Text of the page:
Writers get so used to hearing “no” from editors that letting go of a bad gig sounds dangerous. It is not. Editors will not blacklist you; your life will not tumble into foreclosure. In my experience, when you bid adieu before you get screwed, work becomes more pleasant and profitable.
Here are the biggest warning signs.
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Your rate goes down. Checks take forever to arrive, and your editor expresses disdain when you inquire over their whereabouts. (God forbid, the checks bounce.)
Writers deserve to get paid without their livelihoods being threatened. Despite the doomsday accounts of dying markets and pivots to video and writing for exposure, you can find clients who will treat you like a human being and not as a cog in the perpetual content machine. It just takes time. You’ll get those when you ditch crappy clients and devote your energy to finding far more suitable replacements.
Your voice gets obliterated
Revisions are like visits to the doctor: I dread them, but I know that I’ll leave in better shape than when I arrived.
If an editor’s revisions are heavy but improve the article – without compromising my style – great. If I learn something about writing in the process, even better. At the (sadly) defunct Grantland, Sarah Larimer tore my first draft to shreds and brought me to tears. But Sarah (now at The Washington Post) also explained what she was doing and what my lengthy feature needed. It was like taking a graduate-level journalism course, and I’m forever in her debt.
Then there are the editors who want to push your prose around. Why? Because they can.
Five years ago, I was assigned a lengthy feature on a sportscaster for a popular Northeast-based regional magazine. I filed the piece and a few days later got a phone call from the assigning editor. He went through the story line by line, editing as if he were getting paid per red pen mark. Here’s the most enraging exchange:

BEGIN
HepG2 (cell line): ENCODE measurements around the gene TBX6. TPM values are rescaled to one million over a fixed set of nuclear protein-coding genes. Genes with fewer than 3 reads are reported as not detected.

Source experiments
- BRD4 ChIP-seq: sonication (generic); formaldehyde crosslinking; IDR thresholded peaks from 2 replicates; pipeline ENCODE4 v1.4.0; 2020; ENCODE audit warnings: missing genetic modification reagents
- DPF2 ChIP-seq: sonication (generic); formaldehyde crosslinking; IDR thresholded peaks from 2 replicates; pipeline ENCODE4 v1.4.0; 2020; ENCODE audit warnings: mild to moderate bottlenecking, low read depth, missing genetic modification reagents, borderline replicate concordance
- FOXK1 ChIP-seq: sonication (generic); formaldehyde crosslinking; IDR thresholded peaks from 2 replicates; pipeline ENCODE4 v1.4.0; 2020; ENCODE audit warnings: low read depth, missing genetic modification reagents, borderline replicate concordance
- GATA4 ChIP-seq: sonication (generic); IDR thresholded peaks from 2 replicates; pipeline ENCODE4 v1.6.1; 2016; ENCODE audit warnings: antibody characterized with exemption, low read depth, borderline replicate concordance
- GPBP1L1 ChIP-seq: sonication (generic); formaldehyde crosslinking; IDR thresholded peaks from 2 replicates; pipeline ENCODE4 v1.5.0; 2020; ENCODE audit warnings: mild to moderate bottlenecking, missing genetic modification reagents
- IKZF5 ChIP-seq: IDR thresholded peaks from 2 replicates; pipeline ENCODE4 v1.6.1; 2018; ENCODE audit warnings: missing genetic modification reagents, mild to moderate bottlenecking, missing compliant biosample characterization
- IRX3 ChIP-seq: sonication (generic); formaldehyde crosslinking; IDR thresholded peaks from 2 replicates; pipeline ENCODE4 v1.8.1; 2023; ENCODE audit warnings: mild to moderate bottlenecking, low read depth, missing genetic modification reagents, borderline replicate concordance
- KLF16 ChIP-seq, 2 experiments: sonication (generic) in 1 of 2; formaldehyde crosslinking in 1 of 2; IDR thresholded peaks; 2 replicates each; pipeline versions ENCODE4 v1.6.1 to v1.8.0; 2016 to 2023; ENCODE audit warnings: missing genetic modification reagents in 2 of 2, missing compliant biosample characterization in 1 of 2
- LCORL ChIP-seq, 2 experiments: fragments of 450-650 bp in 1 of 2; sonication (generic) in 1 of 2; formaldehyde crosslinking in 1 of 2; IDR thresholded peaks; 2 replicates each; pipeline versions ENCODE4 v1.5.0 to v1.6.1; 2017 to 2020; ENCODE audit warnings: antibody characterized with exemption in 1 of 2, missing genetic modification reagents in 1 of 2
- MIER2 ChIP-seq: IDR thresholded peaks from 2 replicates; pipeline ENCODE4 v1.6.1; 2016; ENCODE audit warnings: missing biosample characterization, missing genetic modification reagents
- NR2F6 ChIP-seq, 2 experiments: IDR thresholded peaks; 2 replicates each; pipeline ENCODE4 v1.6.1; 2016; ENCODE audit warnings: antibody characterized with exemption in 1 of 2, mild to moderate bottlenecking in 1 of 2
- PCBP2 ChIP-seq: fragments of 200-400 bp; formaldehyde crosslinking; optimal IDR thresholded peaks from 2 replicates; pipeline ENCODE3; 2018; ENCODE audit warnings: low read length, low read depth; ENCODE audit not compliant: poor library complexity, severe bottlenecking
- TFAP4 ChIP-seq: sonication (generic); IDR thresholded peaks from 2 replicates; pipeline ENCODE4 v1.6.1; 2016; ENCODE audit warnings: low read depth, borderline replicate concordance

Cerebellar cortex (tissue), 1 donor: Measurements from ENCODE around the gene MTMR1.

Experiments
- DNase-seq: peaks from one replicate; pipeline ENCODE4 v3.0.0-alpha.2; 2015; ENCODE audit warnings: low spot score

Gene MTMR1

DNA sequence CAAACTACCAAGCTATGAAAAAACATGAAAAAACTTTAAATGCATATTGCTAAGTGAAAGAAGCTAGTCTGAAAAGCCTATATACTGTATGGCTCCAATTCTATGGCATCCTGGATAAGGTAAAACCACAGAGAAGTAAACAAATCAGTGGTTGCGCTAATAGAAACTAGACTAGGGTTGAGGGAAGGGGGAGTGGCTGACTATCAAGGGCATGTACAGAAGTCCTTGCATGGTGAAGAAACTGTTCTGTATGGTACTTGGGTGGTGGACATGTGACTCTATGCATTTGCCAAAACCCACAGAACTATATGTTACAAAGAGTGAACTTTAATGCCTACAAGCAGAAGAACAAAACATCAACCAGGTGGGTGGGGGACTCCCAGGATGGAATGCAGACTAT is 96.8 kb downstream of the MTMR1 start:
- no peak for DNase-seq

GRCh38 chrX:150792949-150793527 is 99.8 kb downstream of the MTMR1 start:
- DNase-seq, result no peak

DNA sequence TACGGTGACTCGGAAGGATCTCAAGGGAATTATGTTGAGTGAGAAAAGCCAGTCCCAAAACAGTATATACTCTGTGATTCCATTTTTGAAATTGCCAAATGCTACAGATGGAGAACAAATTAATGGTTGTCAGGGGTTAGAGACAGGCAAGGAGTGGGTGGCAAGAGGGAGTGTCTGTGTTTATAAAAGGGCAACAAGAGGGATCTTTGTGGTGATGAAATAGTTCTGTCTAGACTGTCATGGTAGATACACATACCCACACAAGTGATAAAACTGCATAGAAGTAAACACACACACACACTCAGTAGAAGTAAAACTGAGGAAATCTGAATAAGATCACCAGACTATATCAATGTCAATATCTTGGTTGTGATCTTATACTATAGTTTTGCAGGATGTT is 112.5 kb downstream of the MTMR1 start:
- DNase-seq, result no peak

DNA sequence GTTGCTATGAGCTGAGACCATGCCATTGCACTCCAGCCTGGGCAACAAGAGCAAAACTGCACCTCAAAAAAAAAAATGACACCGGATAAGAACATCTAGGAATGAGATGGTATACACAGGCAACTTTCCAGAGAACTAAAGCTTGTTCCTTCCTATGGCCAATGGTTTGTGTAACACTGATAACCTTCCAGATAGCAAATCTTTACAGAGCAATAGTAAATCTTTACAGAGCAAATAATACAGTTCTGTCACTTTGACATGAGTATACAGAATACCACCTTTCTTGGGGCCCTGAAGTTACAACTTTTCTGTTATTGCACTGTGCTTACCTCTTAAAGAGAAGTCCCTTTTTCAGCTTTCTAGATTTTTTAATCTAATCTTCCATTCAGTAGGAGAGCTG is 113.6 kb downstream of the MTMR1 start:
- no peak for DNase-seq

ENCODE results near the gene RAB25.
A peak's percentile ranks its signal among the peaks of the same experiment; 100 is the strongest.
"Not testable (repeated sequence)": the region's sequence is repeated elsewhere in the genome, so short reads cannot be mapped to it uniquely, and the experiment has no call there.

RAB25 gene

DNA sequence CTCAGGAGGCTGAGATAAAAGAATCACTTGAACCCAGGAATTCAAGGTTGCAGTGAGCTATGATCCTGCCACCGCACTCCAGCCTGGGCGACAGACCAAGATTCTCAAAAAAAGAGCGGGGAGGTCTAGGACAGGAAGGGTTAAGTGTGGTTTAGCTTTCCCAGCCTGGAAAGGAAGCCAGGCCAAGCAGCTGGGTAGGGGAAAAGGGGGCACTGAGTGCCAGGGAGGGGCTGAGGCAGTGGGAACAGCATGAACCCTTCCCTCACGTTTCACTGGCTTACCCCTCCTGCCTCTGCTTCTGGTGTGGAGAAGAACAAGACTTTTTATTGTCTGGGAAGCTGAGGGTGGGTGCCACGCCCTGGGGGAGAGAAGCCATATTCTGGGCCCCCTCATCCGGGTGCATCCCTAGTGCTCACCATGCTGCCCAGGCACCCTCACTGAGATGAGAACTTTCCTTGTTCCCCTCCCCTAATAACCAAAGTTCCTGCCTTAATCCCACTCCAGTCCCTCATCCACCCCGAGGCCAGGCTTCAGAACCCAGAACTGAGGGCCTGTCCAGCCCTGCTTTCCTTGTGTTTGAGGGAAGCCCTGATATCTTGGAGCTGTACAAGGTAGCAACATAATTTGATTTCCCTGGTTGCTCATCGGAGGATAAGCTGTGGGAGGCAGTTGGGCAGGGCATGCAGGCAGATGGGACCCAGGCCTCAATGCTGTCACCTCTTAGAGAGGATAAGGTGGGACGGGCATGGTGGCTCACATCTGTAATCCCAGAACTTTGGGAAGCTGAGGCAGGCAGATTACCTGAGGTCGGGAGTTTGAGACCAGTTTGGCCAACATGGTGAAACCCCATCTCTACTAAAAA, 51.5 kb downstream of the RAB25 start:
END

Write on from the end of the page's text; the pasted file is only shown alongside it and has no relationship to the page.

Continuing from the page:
Him: “You have this line, ‘didn’t god up the ballplayers.’ What does that mean?”
Me: “It’s a famous expression that Red Smith, the sports columnist, heard from his old boss, Stanley Woodward,” I said.
Him: “We’re not trying to be Sports Illustrated here.” And with that snide dismissal, this portion in an unending condescending conversation concluded. The line got cut.
Get a load of Harold Hayes. First, he refuses to give readers credit that they might enjoy a nice turn of phrase. Second, he is angry at emulating Sports Illustrated, one of the best-written magazines over the past 60 years. Gary Smith, who has won more National Magazine Awards than anyone, was an SI mainstay.
I took on one more assignment for the editor – who accused me of not honoring an imaginary deadline – and then I politely declined his assignments while shooting my inbox the middle finger.
This reminds me of another reason to go.
Your editor is a bully
See above. Life is too short.